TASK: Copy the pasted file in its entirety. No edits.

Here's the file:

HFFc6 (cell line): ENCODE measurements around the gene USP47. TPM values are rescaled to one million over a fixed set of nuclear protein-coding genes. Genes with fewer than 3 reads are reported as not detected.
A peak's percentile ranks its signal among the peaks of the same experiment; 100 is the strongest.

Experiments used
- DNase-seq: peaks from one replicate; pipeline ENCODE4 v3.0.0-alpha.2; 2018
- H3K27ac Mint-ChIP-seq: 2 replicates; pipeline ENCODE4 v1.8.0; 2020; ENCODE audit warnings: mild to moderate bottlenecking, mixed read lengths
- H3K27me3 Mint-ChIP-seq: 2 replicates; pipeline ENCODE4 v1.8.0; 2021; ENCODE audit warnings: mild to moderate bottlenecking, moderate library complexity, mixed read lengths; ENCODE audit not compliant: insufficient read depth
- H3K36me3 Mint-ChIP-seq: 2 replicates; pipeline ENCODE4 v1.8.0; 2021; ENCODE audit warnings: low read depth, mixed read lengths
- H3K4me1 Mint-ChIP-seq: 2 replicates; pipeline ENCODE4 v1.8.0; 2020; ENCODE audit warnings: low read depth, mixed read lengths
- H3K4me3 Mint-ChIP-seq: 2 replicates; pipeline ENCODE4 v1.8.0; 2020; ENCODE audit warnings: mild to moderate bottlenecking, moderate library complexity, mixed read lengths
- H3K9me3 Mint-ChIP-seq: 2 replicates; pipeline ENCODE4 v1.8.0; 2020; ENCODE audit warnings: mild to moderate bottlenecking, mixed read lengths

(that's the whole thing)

HFFc6 (cell line): ENCODE measurements around the gene USP47. TPM values are rescaled to one million over a fixed set of nuclear protein-coding genes. Genes with fewer than 3 reads are reported as not detected.
A peak's percentile ranks its signal among the peaks of the same experiment; 100 is the strongest.

Experiments used
- DNase-seq: peaks from one replicate; pipeline ENCODE4 v3.0.0-alpha.2; 2018
- H3K27ac Mint-ChIP-seq: 2 replicates; pipeline ENCODE4 v1.8.0; 2020; ENCODE audit warnings: mild to moderate bottlenecking, mixed read lengths
- H3K27me3 Mint-ChIP-seq: 2 replicates; pipeline ENCODE4 v1.8.0; 2021; ENCODE audit warnings: mild to moderate bottlenecking, moderate library complexity, mixed read lengths; ENCODE audit not compliant: insufficient read depth
- H3K36me3 Mint-ChIP-seq: 2 replicates; pipeline ENCODE4 v1.8.0; 2021; ENCODE audit warnings: low read depth, mixed read lengths
- H3K4me1 Mint-ChIP-seq: 2 replicates; pipeline ENCODE4 v1.8.0; 2020; ENCODE audit warnings: low read depth, mixed read lengths
- H3K4me3 Mint-ChIP-seq: 2 replicates; pipeline ENCODE4 v1.8.0; 2020; ENCODE audit warnings: mild to moderate bottlenecking, moderate library complexity, mixed read lengths
- H3K9me3 Mint-ChIP-seq: 2 replicates; pipeline ENCODE4 v1.8.0; 2020; ENCODE audit warnings: mild to moderate bottlenecking, mixed read lengths